10:30am - 11:30am Michael D. Lissner
Your Personal Health and Lifestyle Management
Throughout his long career, Michael has provided legal advice to seniors. We are thrilled to have him return with a senior-lifestyle focused lecture. The program will cover how to retain personal and financial independence, build your trust in those that provide care for you, understand the legal decisions that impact your life so they can have a positive impact after your death, and help you stand up to fear and tell it to take a hike.
Michael Lissner received his J.D. from Brooklyn Law School in 1982. He is admitted and qualified as an Attorney and Counselor of the Supreme Court of the United States; is further licensed as an Attorney and Counselor at Law in the States of New York (Appellate Division, 2nd Department) and Florida, and is a member of both the New York County Lawyers’ Association and the National Academy of Elder Law Attorneys. He serves as Chairman of The Blue Card, Inc., a national not-for-profit organization that provides financial aid to needy Holocaust Survivors, and has been a faculty member for many years at the Jewish Association for Services for the Aged (JASA) in New York City. Michael has lectured extensively about Elder Law, Estate Planning and planning for Survivors of the Holocaust and their families.
11:45am - 12:45pm Amy Weiss
Passports for Palestine: Forged Travel Documents and American Volunteers in Israel's War of Independence
Approximately 1,100 Americans traveled to Palestine, and later Israel, between 1948 and 1949 to volunteer in the nascent Israel Defense Forces. The Nationality Act of 1940, however, had previously declared that Americans could lose their citizenship if they participated in a foreign military without the permission of the United States government. Given the illegality of joining Machal (the Hebrew acronym for the military unit comprised of “volunteers from abroad”), American Jews and a handful of non-Jews devised various clandestine methods to travel to Israel. An analysis of the legal and extra-legal frameworks used by American Machal to enter and exit Israel during the 1948 Arab-Israeli War, reveals the significance that travel played in these volunteers’ wartime experiences. It also reflects the tenuousness of the early US-Israel alliance, as the US government opposed participation in an overseas war, but the lack of overall prosecution for those that traveled to Israel suggested a more friendly and diplomatic response.
Amy Weiss holds the Maurice Greenberg Chair of Judaic Studies and is an Assistant Professor of Judaic Studies and History at the University of Hartford. During the 2022 – 2023 academic year. She is also a Faculty Fellow in Ethnic Studies for UHart’s Center for the Humanities and a Center for Jewish History—Fordham University Research Fellow. She previously held the Thomas and Elissa Ellant Katz Fellowship at the University of Pennsylvania’s Herbert D. Katz Center for Advanced Judaic Studies. She is currently writing a book manuscript on the evolving relationships American Jewish communal organizations have forged with evangelicals on issues relating to Israel. Her work has appeared in the edited volumes Armed Jews in the Americas, Teaching the Arab-Israeli Conflict in the College Classroom, and Minhagim: Custom and Practice in Jewish Life. Weiss received her PhD from the departments of Hebrew and Judaic Studies and History at New York University.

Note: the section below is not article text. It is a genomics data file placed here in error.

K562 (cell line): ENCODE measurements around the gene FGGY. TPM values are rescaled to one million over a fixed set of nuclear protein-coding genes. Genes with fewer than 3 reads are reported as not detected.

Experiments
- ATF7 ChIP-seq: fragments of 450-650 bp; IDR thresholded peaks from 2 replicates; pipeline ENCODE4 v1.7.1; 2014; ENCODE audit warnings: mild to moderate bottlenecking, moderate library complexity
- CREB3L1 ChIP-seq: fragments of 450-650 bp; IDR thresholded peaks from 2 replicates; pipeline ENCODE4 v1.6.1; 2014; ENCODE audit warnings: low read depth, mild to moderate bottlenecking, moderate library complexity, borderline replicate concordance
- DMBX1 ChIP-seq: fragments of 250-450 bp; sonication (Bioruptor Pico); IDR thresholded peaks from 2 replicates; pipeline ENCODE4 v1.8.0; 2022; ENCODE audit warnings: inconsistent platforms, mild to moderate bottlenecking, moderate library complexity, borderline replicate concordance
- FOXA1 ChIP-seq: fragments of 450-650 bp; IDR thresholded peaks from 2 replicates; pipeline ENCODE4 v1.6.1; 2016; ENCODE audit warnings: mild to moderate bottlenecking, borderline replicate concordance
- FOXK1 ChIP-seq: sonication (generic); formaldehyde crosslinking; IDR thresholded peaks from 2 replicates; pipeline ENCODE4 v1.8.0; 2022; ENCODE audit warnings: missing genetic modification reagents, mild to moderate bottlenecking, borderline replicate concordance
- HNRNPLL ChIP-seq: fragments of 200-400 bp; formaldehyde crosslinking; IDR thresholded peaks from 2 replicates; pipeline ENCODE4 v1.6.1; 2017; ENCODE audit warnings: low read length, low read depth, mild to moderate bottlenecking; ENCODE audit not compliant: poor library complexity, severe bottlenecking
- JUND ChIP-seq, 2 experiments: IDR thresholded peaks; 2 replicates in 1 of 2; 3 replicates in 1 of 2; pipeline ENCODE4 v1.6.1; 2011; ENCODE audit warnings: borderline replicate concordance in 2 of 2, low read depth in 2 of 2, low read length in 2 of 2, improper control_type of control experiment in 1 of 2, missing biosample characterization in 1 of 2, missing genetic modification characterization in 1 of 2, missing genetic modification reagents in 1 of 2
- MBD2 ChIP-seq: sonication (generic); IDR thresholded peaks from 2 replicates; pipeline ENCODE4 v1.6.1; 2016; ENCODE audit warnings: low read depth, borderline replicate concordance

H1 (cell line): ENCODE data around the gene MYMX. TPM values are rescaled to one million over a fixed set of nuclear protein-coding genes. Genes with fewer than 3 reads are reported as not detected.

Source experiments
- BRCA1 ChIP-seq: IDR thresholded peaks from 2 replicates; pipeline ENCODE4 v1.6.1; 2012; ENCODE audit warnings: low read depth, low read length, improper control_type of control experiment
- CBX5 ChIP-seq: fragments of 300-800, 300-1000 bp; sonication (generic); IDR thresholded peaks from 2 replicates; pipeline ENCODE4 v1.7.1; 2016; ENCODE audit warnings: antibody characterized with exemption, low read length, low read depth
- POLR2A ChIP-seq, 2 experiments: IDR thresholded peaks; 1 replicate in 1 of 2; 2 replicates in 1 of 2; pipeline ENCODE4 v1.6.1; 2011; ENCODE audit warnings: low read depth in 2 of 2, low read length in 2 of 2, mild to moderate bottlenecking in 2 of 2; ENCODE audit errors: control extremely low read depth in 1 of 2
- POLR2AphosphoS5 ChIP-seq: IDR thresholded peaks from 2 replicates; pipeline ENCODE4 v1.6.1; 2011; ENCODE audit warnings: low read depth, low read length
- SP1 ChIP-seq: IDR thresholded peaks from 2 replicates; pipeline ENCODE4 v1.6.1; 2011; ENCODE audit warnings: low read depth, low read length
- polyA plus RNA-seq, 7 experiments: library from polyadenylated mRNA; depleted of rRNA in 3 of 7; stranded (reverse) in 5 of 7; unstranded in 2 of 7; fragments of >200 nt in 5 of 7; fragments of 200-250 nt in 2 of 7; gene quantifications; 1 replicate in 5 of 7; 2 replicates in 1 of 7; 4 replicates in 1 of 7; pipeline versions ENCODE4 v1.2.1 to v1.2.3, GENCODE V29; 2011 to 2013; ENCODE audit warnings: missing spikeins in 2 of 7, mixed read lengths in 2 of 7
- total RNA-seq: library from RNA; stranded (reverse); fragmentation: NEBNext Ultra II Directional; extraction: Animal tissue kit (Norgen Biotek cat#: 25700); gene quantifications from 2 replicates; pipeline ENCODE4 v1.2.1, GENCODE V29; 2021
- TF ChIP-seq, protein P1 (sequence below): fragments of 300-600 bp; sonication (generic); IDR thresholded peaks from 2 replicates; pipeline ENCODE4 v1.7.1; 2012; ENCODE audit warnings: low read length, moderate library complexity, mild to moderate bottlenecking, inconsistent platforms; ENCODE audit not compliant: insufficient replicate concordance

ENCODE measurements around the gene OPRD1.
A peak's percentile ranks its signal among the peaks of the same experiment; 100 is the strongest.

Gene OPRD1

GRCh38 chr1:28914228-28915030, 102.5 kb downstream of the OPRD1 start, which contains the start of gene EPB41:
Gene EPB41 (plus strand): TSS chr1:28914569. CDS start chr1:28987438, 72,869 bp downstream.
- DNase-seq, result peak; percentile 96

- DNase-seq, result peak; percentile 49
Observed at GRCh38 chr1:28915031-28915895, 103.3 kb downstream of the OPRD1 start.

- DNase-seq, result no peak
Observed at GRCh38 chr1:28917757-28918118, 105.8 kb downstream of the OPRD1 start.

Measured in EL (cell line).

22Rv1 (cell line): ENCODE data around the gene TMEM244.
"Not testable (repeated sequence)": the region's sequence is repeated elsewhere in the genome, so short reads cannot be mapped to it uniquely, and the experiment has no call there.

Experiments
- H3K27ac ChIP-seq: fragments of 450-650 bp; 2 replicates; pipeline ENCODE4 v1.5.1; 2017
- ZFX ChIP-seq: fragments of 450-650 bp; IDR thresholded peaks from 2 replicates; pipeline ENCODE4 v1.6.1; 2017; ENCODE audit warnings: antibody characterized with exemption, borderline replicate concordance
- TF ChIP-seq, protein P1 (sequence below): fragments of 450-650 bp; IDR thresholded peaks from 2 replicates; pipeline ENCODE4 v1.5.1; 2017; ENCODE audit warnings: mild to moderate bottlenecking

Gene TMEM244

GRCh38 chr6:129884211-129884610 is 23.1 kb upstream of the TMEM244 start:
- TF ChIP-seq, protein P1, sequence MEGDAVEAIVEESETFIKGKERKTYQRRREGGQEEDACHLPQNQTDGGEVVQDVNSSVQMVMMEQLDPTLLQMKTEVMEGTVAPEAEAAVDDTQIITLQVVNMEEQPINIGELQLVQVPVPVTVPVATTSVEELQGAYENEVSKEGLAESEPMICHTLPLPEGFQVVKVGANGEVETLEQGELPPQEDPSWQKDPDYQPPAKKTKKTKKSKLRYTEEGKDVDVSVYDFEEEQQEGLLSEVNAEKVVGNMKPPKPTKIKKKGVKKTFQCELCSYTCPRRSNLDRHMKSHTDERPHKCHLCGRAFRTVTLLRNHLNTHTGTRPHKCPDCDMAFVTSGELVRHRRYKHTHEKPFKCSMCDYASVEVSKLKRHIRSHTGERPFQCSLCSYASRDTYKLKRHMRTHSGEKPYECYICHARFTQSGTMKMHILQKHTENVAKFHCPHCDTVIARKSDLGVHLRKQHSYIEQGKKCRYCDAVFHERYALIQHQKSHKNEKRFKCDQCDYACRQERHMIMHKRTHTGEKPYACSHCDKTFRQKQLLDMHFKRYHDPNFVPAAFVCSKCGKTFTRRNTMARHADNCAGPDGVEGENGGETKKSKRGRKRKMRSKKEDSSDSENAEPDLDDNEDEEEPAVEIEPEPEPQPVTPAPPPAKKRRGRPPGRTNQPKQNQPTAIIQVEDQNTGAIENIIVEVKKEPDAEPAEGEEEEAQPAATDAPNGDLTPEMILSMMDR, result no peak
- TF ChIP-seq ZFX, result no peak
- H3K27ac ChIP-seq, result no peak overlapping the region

1:00pm - 2:00pm Marty Schneit
Ethel Merman: An American Icon Illustrated
Ethel Merman was New York City’s girl next door. She went from being a stenographer from Queens, and became the queen of the Broadway musical in its golden age. On October 14, 1930, she brought the house down with her performance of George and Ira Gershwin’s I Got Rhythm. Ethel’s rag-to-riches story fueled the hopes of everyday people, giving any office girl or newspaper boy hope that they could make it. Marty will discuss the following standards introduced by Merman in Broadway musicals: Everything’s Coming Up Roses, Rose’s Turn, Anything Goes, Life is Just a Bowl of Cherries, There’s No Business Like Show Business, and Alexander’s Ragtime Band.
Marty Schneit, born and bred New Yorker and Historian. Marty has lectured at the New York Public Library, JCC, The 92nd Street Y, The Health Outreach Program of New York Presbyterian Hospital, Central Synagogue, Hebrew Home for the Aged at Riverdale, The Ziegfeld Society of New York, the patients at the Memorial Sloan Kettering Hospital in Manhattan, the Lincoln Center Campus of Fordham University. The Jewish Braille Institute has recorded Marty's lectures for their audio magazine and lecture series.